Biological wastewater treatment processes are primarily designed for the removal of dissolved and suspended organic matter from wastewaters.
Biological wastewater treatment is also capable of removing other wastewater components, including suspended solids, nitrogen, phosphorus, heavy metals, and xenobiotics.
The Membrane Bioreactor or MBR is based on the conventional wastewater process, but the separation of
micro-organisms is performed by filtration with membranes.
Membrane filtration has a major role in water and wastewater treatment, which is superior to conventional water
technologies with proven better performance and more efficient economics. The basic membrane processes are
microfiltration (MF), ultra-filtration (UF), nano-filtration (NF), reverse osmosis (RO). Separation ranges for those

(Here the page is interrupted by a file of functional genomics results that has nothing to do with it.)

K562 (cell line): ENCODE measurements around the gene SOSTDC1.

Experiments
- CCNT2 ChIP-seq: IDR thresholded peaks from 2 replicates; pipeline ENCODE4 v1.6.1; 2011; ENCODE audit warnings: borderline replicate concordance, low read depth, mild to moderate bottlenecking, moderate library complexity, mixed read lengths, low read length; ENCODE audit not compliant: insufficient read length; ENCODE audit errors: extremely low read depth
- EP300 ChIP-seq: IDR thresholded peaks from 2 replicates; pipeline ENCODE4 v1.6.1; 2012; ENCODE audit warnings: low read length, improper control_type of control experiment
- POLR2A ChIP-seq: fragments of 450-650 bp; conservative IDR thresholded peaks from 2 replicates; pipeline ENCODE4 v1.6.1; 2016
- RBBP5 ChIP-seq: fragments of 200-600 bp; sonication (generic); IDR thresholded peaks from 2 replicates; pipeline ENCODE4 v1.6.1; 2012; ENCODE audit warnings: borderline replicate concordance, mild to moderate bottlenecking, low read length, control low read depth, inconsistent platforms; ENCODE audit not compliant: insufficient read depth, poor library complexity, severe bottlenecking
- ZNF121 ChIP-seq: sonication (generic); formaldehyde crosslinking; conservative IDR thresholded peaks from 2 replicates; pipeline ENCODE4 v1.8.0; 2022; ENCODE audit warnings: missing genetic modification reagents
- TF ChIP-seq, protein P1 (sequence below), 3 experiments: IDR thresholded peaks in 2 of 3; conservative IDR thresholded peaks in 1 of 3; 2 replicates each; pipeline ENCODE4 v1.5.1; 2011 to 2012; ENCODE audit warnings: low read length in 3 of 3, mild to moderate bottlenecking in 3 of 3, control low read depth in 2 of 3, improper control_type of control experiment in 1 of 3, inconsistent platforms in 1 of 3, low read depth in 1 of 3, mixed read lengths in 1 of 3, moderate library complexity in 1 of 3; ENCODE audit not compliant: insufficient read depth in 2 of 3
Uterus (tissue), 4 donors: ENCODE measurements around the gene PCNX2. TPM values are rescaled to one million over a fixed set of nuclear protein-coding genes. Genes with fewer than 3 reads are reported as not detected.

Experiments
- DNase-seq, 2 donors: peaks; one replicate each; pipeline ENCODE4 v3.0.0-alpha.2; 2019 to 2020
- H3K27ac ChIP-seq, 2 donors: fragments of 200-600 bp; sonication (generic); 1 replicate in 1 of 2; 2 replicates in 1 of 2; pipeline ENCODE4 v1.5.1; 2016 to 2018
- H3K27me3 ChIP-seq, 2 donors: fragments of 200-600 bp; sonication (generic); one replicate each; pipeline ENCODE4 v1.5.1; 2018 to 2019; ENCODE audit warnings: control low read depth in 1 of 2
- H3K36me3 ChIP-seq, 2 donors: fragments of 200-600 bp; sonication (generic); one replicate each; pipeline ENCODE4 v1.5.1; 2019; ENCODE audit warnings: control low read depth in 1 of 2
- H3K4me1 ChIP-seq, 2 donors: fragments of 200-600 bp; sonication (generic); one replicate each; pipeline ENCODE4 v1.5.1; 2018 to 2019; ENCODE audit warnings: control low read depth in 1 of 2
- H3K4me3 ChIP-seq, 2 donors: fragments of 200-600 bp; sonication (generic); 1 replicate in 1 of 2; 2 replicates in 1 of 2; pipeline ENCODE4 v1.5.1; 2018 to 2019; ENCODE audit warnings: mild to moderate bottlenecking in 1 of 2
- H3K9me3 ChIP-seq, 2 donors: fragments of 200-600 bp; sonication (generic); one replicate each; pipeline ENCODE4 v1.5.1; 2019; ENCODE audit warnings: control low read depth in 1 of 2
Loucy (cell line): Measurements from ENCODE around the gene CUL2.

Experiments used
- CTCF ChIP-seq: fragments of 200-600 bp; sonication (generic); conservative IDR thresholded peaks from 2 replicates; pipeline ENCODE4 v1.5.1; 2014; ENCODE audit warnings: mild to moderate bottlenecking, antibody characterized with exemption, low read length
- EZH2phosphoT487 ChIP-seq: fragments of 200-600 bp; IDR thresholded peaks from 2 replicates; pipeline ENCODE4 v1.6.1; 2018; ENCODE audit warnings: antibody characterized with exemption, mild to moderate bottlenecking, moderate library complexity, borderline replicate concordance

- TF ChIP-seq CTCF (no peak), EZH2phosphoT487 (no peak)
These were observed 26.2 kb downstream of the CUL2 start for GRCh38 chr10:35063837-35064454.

membranes are as follows: 100 to 1000 nm for MF, 5 to 100 nm for UF, 1 to 5 nm for NF, and 0.1 to 1 nm for RO. For
more than the last 10 years, MBRs have emerged as an effective secondary treatment technology by using membranes in
the range of MF and UF.
In general, MBRs have three distinct membrane configurations, have been applied to treat effluent in a number of
industrial sectors, like
Food and beverage − high in organic loading
Petroleum industry − exploration, refining and petrochemical sectors
Pharmaceutical industry – have active pharmaceutical ingredients (APIs)
Pulp and paper industry − high levels of suspended solids, COD and BOD
Textile industry effluent − re-biodegradability, toxicity, FOG content and color
Landfill leachate − a wide variety of dissolved and suspended organic and inorganic compounds
Ship effluents − legislative requirements and space restrictions.
Industrial versus municipal treatment
MBR membrane configurations, A) Hollow Fiber, B) Multitube, C) Flat Sheet